NEW YORK — Moody’s Investors Service lowered the debt ratings for Bank of America Corp., Wells Fargo&Co. and Citigroup Inc., saying it is now less likely that the U.S. government would step in and prevent the lenders from failing in a crisis.
The ratings firm said Wednesday that it believes the government is likely to provide some level of support for financial institutions, but is also more likely now than during the 2008 financial crisis to allow a large bank to fail should it become financially troubled.
The downgrades were widely expected after the three banks were placed on review by the ratings agency in June. They also stem partly from new laws that went into effect under the Dodd-Frank Wall Street Reform Act that was passed last year. The new law ended the possibility of the government bailing out a large financial firm and creates a way to liquidate failed financials.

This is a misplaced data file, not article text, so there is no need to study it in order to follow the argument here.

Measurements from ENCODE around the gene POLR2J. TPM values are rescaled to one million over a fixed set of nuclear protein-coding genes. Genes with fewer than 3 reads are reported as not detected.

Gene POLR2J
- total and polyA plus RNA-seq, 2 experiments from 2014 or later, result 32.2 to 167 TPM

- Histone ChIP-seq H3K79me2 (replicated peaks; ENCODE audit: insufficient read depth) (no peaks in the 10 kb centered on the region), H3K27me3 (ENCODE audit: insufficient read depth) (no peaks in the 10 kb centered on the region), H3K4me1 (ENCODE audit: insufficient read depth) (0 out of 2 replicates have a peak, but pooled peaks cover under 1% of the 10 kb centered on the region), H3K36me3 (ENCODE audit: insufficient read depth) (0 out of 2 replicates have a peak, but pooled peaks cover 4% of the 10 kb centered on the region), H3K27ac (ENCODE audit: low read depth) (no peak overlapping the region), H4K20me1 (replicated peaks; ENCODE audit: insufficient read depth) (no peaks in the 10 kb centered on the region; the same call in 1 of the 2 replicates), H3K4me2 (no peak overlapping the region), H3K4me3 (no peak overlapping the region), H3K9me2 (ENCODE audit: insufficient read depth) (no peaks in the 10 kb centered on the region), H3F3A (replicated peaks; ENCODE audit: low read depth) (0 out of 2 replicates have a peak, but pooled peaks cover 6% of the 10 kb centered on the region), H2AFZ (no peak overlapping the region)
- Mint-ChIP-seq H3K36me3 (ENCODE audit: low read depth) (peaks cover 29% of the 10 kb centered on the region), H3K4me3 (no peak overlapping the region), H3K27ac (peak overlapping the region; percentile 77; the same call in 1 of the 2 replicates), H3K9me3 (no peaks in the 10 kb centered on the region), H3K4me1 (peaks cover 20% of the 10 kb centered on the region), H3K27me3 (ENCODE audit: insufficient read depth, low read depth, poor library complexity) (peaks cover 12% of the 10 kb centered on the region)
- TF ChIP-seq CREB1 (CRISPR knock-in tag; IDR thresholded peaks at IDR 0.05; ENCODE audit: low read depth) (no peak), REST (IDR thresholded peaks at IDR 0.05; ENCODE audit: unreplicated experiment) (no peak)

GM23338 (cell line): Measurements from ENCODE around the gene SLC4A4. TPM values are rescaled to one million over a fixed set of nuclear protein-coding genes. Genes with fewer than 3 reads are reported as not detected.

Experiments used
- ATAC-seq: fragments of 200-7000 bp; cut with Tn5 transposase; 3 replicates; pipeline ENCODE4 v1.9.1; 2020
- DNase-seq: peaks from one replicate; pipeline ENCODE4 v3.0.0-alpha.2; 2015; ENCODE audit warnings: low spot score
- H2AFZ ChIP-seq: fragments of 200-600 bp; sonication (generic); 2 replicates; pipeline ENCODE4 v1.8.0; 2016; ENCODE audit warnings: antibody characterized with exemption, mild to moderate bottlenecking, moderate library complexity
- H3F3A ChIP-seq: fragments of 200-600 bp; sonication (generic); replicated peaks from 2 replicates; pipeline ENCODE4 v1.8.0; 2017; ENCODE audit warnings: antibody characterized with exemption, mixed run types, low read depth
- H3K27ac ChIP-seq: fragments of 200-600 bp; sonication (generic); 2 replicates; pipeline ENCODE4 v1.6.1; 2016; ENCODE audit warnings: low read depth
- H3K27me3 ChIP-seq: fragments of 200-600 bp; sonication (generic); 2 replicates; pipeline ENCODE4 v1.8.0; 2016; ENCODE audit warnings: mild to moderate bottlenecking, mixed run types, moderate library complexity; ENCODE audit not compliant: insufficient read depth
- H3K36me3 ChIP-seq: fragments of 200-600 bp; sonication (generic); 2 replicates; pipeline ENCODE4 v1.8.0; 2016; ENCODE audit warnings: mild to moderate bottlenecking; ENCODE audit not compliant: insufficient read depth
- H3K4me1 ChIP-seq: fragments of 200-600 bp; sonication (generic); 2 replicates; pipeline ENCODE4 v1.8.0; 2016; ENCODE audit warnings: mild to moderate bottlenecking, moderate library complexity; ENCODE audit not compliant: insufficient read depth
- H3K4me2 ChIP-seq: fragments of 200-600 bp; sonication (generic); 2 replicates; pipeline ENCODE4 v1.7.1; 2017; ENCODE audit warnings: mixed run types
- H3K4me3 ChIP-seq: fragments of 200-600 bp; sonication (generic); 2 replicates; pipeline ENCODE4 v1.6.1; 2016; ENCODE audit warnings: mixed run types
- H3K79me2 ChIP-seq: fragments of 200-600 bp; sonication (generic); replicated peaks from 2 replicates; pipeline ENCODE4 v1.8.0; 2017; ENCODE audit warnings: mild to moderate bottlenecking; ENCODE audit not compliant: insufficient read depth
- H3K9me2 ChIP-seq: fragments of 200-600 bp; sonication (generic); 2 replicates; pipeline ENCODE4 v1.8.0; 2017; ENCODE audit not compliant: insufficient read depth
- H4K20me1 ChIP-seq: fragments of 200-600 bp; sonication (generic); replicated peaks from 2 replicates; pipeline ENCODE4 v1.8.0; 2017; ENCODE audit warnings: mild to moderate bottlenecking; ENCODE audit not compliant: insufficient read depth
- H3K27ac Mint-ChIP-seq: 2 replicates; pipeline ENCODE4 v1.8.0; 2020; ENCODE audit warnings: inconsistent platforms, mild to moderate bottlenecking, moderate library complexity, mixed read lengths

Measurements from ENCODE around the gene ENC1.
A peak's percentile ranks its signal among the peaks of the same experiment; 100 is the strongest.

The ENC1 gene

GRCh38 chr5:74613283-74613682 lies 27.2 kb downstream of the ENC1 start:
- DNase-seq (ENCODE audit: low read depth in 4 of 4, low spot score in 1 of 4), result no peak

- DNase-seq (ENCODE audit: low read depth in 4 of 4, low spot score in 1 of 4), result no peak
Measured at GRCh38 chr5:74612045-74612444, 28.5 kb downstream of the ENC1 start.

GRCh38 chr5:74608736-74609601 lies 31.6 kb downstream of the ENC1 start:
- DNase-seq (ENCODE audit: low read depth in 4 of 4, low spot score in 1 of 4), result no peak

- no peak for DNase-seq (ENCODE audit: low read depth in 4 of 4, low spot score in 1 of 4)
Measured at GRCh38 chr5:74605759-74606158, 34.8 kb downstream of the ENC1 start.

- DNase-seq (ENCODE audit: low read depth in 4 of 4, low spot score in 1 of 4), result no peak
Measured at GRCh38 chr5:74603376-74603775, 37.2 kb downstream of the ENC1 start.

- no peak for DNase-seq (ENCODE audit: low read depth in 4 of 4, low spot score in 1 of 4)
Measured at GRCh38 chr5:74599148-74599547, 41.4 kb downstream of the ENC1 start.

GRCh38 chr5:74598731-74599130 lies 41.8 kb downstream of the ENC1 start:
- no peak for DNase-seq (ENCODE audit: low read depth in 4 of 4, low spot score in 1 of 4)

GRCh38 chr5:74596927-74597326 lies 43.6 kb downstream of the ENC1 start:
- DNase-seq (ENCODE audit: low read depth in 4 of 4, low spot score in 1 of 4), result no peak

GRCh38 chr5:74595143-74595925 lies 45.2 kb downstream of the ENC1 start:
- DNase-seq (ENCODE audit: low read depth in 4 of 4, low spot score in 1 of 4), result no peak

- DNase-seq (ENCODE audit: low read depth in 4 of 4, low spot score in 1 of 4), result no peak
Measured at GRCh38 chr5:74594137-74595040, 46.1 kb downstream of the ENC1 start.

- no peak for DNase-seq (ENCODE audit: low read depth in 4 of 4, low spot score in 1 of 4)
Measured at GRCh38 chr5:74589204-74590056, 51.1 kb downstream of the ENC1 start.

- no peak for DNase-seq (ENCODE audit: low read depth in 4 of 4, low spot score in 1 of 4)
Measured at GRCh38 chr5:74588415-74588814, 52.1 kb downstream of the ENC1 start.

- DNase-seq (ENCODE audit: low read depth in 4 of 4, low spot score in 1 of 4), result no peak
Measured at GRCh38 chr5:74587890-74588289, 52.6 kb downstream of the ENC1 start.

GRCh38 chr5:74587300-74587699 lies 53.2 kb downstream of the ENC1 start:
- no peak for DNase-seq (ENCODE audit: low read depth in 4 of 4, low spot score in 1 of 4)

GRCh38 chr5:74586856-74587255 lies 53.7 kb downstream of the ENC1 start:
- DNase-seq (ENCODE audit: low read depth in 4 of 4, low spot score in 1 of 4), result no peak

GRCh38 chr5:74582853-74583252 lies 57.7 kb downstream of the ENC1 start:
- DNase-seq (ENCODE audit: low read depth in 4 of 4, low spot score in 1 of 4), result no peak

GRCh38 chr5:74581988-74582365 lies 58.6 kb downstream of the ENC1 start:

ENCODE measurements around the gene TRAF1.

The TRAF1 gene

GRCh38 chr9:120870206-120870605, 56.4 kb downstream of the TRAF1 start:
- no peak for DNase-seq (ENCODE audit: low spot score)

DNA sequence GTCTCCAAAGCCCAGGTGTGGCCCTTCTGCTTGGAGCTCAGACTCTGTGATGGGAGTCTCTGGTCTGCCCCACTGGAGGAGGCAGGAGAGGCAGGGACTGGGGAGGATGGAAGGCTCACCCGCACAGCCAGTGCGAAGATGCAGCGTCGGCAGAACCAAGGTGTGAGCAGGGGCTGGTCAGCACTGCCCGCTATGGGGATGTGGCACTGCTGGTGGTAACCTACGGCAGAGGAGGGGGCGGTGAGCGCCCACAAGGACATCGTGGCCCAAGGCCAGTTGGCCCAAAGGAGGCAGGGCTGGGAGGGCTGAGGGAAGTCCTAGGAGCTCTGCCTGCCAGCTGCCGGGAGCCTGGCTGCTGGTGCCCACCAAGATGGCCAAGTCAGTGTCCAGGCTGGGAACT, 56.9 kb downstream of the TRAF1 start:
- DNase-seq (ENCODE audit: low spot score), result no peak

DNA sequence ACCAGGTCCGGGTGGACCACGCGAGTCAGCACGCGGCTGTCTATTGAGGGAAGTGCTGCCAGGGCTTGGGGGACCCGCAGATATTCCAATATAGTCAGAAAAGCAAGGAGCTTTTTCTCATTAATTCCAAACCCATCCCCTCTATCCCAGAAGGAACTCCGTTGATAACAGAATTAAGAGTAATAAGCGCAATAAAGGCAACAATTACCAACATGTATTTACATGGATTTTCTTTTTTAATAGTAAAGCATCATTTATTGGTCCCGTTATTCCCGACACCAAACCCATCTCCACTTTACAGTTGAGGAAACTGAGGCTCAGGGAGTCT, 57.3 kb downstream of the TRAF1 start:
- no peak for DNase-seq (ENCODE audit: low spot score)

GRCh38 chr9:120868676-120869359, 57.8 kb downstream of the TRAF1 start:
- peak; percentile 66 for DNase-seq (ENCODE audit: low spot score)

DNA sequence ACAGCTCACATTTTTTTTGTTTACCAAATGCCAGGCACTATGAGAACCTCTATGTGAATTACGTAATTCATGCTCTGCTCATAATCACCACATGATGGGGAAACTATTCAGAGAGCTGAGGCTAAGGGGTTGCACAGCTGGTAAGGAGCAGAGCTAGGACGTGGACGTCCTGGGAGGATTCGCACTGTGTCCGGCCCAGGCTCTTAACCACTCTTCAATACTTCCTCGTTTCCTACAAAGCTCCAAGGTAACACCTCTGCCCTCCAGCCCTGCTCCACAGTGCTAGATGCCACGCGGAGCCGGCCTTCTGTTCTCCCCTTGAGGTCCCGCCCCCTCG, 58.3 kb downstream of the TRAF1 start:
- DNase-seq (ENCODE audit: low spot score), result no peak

Bank of America was the worst hit — with a two-notch downgrade in its key long-term debt ratings to Baa1 from A2. Wells Fargo’s long-term debt was downgraded by one notch to A2 from A1, while Citigroup’s rating remained the same at A3. However, Moody’s downgraded Citi’s short-term debt.
Moody’s also downgraded the rating on both Bank of America and Wells Fargo for deposits.
All of the ratings are investment grade.
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